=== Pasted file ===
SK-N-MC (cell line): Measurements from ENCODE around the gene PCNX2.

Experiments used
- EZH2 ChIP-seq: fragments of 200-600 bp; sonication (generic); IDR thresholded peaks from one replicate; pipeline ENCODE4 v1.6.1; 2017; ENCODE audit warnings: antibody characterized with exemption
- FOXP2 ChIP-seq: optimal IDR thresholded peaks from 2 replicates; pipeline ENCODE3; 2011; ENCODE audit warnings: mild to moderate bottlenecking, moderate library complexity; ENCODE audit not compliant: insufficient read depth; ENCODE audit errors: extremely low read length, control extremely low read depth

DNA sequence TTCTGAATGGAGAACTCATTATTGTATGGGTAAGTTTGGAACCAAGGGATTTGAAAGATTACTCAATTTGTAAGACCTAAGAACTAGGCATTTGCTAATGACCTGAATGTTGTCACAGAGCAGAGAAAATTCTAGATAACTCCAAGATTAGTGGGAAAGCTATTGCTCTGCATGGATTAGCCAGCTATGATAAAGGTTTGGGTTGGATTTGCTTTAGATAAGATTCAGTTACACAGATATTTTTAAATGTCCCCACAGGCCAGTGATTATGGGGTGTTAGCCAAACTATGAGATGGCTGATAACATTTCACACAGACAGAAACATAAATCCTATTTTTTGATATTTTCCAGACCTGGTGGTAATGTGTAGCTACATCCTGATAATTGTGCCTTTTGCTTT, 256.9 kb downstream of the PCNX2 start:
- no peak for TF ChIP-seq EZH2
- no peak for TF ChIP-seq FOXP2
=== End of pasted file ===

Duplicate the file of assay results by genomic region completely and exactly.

SK-N-MC (cell line): Measurements from ENCODE around the gene PCNX2.

Experiments used
- EZH2 ChIP-seq: fragments of 200-600 bp; sonication (generic); IDR thresholded peaks from one replicate; pipeline ENCODE4 v1.6.1; 2017; ENCODE audit warnings: antibody characterized with exemption
- FOXP2 ChIP-seq: optimal IDR thresholded peaks from 2 replicates; pipeline ENCODE3; 2011; ENCODE audit warnings: mild to moderate bottlenecking, moderate library complexity; ENCODE audit not compliant: insufficient read depth; ENCODE audit errors: extremely low read length, control extremely low read depth

DNA sequence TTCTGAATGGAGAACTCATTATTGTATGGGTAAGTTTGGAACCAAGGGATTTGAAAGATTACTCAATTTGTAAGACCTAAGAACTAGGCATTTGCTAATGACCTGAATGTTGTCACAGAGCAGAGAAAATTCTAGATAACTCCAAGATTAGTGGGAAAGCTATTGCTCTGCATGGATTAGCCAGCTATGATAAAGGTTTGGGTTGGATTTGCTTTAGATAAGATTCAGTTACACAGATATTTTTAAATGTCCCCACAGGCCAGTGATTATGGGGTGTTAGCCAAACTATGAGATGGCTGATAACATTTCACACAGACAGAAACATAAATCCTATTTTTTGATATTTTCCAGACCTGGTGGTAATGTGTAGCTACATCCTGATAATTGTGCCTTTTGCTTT, 256.9 kb downstream of the PCNX2 start:
- no peak for TF ChIP-seq EZH2
- no peak for TF ChIP-seq FOXP2